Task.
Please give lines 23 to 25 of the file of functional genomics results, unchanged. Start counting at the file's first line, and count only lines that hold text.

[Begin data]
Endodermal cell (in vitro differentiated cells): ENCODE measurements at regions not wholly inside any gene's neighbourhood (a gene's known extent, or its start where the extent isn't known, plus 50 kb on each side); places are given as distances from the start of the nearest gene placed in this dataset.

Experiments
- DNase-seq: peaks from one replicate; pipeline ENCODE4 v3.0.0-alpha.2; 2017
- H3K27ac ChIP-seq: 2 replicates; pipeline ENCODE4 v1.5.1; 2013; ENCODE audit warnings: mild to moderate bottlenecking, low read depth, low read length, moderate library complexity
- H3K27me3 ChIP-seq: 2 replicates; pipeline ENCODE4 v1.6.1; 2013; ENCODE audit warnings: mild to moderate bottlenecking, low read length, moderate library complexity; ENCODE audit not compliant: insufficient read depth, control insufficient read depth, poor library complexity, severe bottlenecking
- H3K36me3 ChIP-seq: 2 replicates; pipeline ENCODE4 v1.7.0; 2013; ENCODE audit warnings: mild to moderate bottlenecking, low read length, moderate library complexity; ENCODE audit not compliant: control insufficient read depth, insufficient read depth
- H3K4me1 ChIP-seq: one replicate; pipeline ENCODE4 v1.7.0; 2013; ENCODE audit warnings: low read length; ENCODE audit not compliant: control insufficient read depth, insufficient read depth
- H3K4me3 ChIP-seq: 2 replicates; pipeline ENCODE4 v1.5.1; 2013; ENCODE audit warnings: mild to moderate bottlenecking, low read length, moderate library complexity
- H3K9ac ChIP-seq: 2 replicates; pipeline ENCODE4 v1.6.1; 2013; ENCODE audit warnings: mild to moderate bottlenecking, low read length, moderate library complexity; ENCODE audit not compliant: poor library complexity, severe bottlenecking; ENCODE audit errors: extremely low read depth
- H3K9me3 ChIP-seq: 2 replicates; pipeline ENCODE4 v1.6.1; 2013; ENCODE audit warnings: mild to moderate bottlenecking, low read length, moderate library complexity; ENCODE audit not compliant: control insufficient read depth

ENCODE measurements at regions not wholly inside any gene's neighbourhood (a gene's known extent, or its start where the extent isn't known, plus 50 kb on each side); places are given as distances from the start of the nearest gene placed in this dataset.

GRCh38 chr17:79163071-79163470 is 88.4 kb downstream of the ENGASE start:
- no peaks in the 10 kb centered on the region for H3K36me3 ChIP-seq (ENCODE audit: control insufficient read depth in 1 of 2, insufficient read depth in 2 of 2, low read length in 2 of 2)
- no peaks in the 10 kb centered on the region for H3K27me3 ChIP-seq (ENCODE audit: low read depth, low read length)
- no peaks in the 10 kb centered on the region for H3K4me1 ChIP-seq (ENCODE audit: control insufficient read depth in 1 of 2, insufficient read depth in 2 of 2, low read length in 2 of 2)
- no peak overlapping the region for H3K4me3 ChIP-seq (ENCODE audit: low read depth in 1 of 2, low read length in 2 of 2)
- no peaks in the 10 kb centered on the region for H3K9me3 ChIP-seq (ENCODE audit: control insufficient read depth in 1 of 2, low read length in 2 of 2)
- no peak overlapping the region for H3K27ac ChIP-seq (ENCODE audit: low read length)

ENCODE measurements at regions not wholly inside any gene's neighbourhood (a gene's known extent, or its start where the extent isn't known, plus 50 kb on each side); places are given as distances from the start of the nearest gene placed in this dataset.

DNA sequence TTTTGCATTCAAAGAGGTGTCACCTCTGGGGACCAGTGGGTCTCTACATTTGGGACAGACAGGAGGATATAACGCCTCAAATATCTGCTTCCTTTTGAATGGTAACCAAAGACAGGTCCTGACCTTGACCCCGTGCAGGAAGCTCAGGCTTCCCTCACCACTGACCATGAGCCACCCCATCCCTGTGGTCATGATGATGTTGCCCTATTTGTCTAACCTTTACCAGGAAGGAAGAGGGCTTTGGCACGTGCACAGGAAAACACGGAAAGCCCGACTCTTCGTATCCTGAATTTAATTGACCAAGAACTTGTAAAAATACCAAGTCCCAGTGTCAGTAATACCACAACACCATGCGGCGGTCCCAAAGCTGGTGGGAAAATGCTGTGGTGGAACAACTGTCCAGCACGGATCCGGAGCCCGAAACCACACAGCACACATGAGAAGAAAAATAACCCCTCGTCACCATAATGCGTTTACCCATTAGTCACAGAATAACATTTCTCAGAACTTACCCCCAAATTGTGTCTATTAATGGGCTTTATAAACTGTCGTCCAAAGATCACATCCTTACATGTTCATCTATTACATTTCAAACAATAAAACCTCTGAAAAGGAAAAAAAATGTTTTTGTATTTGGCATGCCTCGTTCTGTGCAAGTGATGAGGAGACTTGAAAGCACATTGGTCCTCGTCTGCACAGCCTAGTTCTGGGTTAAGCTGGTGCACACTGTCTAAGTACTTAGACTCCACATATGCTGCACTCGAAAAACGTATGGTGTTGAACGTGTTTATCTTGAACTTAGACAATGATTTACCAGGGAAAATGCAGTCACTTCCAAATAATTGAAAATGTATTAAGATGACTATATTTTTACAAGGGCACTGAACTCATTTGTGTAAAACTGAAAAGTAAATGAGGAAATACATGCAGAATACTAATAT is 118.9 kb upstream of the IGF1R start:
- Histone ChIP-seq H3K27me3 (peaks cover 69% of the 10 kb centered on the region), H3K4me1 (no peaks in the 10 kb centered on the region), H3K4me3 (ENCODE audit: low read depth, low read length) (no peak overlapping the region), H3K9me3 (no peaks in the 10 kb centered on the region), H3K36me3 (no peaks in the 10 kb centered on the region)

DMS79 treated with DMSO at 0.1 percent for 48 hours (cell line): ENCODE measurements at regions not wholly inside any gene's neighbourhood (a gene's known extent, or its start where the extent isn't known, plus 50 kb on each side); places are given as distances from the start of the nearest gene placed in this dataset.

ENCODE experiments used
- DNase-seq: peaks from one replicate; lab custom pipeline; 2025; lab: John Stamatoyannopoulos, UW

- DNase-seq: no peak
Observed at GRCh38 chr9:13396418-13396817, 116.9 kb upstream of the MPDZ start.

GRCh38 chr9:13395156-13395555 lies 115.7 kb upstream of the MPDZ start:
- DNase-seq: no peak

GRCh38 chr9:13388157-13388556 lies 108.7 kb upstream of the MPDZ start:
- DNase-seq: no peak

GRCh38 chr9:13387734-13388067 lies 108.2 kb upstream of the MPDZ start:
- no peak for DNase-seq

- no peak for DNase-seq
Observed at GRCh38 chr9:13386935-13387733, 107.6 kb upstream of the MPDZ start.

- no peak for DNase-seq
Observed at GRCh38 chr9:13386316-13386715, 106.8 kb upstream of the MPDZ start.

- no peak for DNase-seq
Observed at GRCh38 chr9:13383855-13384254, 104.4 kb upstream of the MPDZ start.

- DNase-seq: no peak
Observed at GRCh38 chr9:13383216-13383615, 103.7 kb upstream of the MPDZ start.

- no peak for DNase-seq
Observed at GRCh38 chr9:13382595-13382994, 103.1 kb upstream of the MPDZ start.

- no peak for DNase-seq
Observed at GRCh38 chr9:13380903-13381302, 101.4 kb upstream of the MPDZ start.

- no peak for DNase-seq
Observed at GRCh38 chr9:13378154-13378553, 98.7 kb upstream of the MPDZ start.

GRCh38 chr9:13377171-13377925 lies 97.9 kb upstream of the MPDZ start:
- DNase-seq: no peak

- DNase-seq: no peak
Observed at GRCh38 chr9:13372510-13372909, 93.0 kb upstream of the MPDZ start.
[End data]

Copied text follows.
ENCODE experiments used
- DNase-seq: peaks from one replicate; lab custom pipeline; 2025; lab: John Stamatoyannopoulos, UW

- DNase-seq: no peak